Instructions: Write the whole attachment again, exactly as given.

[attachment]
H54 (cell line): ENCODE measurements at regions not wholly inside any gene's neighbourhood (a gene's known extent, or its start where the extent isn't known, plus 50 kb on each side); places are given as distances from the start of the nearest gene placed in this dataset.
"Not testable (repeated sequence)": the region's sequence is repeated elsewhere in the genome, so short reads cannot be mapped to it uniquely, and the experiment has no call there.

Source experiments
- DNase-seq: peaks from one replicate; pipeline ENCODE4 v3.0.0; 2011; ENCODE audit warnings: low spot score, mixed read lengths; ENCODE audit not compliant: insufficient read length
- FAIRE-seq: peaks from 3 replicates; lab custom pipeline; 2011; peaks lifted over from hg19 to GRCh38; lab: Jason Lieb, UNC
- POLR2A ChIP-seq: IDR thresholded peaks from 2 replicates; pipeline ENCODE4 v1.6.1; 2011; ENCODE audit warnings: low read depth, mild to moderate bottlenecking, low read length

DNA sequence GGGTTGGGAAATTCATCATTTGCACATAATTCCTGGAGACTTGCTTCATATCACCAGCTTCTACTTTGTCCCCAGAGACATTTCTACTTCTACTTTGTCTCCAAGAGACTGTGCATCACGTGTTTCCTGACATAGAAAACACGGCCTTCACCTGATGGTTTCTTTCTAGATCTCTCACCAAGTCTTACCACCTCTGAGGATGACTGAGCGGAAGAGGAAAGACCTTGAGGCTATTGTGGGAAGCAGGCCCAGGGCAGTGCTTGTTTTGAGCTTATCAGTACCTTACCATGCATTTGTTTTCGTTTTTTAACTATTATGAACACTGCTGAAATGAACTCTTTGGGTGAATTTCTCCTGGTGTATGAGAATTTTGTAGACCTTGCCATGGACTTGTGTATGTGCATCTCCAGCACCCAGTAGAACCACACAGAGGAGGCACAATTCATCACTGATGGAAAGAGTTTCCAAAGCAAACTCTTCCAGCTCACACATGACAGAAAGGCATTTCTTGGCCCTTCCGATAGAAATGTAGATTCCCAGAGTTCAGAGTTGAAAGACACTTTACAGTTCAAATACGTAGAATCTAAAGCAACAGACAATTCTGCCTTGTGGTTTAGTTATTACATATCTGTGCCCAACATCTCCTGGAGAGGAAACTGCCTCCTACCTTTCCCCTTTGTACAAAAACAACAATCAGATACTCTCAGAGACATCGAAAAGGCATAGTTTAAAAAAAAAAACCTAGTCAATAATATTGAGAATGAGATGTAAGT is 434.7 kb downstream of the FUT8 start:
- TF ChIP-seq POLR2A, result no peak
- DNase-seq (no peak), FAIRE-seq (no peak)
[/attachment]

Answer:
H54 (cell line): ENCODE measurements at regions not wholly inside any gene's neighbourhood (a gene's known extent, or its start where the extent isn't known, plus 50 kb on each side); places are given as distances from the start of the nearest gene placed in this dataset.
"Not testable (repeated sequence)": the region's sequence is repeated elsewhere in the genome, so short reads cannot be mapped to it uniquely, and the experiment has no call there.

Source experiments
- DNase-seq: peaks from one replicate; pipeline ENCODE4 v3.0.0; 2011; ENCODE audit warnings: low spot score, mixed read lengths; ENCODE audit not compliant: insufficient read length
- FAIRE-seq: peaks from 3 replicates; lab custom pipeline; 2011; peaks lifted over from hg19 to GRCh38; lab: Jason Lieb, UNC
- POLR2A ChIP-seq: IDR thresholded peaks from 2 replicates; pipeline ENCODE4 v1.6.1; 2011; ENCODE audit warnings: low read depth, mild to moderate bottlenecking, low read length

DNA sequence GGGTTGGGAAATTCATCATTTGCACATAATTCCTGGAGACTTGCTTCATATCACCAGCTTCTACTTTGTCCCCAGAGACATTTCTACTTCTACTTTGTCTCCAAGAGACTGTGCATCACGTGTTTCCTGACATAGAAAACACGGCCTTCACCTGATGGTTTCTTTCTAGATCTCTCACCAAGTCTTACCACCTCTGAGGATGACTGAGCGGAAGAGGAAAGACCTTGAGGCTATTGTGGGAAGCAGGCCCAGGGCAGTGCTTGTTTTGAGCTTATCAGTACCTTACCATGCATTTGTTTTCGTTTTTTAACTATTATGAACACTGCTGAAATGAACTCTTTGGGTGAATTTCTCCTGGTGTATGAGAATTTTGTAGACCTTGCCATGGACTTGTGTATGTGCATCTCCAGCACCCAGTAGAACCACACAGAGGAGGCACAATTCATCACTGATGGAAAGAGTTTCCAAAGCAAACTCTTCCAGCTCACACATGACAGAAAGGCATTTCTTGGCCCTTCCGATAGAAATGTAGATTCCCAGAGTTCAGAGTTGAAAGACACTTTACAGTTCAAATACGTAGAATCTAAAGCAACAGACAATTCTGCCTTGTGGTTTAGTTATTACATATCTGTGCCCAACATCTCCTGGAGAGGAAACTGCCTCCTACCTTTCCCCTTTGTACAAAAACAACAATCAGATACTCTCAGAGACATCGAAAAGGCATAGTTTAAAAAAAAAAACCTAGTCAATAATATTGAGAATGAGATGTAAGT is 434.7 kb downstream of the FUT8 start:
- TF ChIP-seq POLR2A, result no peak
- DNase-seq (no peak), FAIRE-seq (no peak)